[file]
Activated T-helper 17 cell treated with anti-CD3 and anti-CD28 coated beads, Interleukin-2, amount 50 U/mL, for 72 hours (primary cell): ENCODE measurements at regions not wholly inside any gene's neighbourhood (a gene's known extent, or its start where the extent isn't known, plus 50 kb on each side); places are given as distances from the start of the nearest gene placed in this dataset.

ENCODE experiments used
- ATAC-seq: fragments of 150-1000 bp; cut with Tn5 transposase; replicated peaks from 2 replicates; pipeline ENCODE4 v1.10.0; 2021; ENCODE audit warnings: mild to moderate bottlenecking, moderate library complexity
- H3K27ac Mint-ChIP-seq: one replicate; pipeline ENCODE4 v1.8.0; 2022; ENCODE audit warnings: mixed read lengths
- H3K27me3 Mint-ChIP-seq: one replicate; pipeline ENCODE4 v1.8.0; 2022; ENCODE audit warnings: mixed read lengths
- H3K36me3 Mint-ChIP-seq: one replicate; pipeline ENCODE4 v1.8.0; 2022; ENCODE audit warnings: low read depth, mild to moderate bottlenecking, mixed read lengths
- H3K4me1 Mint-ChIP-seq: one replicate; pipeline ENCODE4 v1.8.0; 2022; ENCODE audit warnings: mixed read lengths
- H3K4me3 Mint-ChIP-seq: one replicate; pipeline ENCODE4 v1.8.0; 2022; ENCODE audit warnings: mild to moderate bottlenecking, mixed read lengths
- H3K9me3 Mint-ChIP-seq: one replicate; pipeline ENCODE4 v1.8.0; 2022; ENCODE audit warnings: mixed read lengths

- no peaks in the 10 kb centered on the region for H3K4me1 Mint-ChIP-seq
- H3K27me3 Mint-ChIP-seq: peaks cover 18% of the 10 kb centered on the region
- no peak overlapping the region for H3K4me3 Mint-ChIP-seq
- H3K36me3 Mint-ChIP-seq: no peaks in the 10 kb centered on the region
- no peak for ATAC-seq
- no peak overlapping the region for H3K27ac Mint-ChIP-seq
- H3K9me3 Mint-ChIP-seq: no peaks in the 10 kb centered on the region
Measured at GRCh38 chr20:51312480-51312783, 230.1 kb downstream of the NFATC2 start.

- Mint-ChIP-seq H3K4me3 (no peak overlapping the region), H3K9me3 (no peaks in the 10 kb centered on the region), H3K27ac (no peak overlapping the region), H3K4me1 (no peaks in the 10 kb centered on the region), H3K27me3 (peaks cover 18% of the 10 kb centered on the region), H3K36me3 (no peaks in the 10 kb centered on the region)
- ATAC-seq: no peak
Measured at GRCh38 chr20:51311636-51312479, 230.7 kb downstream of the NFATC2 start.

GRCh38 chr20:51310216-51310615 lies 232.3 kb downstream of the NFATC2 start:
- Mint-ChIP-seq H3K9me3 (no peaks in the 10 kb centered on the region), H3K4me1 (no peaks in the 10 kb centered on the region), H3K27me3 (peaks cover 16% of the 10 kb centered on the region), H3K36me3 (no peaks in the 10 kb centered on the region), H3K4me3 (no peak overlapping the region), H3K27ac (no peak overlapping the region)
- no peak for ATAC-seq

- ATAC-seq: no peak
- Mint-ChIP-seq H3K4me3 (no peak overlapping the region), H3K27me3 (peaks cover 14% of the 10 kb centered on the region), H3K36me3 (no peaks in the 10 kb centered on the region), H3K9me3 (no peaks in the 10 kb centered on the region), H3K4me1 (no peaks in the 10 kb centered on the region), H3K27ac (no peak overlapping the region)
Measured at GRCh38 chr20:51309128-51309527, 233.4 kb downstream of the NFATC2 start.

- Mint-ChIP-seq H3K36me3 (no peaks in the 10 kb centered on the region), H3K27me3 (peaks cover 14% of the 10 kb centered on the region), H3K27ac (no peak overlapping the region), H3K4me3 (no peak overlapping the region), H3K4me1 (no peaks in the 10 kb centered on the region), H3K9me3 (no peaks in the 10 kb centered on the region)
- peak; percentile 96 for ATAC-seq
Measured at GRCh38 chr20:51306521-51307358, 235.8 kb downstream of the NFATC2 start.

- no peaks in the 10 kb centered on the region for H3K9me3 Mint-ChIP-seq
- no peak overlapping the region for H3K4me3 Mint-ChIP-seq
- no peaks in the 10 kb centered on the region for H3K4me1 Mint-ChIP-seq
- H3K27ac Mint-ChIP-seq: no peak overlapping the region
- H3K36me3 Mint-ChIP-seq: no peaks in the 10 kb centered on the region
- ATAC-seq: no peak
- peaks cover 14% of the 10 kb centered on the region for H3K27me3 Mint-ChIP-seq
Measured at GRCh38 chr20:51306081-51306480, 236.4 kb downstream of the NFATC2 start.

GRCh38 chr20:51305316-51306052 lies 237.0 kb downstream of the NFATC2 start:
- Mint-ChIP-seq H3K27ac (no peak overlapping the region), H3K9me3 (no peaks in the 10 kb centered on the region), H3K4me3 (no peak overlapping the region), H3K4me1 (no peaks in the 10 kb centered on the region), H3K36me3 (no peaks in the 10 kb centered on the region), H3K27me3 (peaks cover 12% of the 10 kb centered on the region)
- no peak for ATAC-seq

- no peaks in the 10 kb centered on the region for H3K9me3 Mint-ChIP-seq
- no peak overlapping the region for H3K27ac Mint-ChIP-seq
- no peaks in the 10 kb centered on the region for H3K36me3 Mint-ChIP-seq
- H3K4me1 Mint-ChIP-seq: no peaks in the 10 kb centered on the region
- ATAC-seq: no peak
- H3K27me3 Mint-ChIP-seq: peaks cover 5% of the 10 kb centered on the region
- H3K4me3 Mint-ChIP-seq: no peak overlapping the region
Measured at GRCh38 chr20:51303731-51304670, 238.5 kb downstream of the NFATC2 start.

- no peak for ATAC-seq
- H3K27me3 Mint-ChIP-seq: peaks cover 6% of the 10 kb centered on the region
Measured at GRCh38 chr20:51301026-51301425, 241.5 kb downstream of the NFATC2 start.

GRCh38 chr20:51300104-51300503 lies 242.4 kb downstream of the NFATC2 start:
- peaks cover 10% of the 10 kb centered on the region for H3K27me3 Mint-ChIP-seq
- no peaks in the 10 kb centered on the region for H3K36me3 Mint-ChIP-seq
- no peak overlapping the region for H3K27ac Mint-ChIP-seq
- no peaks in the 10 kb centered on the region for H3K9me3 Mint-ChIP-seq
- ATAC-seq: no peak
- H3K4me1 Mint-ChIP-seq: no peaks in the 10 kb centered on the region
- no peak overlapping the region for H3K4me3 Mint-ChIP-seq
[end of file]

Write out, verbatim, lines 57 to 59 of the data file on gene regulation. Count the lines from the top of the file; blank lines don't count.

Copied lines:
- ATAC-seq: no peak
- H3K4me1 Mint-ChIP-seq: no peaks in the 10 kb centered on the region
- no peak overlapping the region for H3K4me3 Mint-ChIP-seq